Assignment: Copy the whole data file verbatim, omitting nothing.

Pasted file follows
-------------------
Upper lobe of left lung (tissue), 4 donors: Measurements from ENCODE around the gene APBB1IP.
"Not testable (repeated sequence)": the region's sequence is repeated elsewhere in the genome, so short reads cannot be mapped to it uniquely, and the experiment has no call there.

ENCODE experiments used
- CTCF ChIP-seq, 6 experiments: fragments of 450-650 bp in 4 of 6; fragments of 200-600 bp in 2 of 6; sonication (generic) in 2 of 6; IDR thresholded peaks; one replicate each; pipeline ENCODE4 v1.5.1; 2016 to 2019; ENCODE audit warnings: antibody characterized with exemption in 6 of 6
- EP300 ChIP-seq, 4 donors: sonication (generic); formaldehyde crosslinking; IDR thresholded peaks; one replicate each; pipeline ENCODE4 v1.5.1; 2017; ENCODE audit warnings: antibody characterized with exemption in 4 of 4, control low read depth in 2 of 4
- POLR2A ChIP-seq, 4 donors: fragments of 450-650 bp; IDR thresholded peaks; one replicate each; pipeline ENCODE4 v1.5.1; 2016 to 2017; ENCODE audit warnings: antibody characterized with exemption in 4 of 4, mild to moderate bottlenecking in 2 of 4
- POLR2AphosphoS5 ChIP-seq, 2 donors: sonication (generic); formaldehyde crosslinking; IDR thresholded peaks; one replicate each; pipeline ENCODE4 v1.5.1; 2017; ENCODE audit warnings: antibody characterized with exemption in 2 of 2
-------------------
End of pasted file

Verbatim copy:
Upper lobe of left lung (tissue), 4 donors: Measurements from ENCODE around the gene APBB1IP.
"Not testable (repeated sequence)": the region's sequence is repeated elsewhere in the genome, so short reads cannot be mapped to it uniquely, and the experiment has no call there.

ENCODE experiments used
- CTCF ChIP-seq, 6 experiments: fragments of 450-650 bp in 4 of 6; fragments of 200-600 bp in 2 of 6; sonication (generic) in 2 of 6; IDR thresholded peaks; one replicate each; pipeline ENCODE4 v1.5.1; 2016 to 2019; ENCODE audit warnings: antibody characterized with exemption in 6 of 6
- EP300 ChIP-seq, 4 donors: sonication (generic); formaldehyde crosslinking; IDR thresholded peaks; one replicate each; pipeline ENCODE4 v1.5.1; 2017; ENCODE audit warnings: antibody characterized with exemption in 4 of 4, control low read depth in 2 of 4
- POLR2A ChIP-seq, 4 donors: fragments of 450-650 bp; IDR thresholded peaks; one replicate each; pipeline ENCODE4 v1.5.1; 2016 to 2017; ENCODE audit warnings: antibody characterized with exemption in 4 of 4, mild to moderate bottlenecking in 2 of 4
- POLR2AphosphoS5 ChIP-seq, 2 donors: sonication (generic); formaldehyde crosslinking; IDR thresholded peaks; one replicate each; pipeline ENCODE4 v1.5.1; 2017; ENCODE audit warnings: antibody characterized with exemption in 2 of 2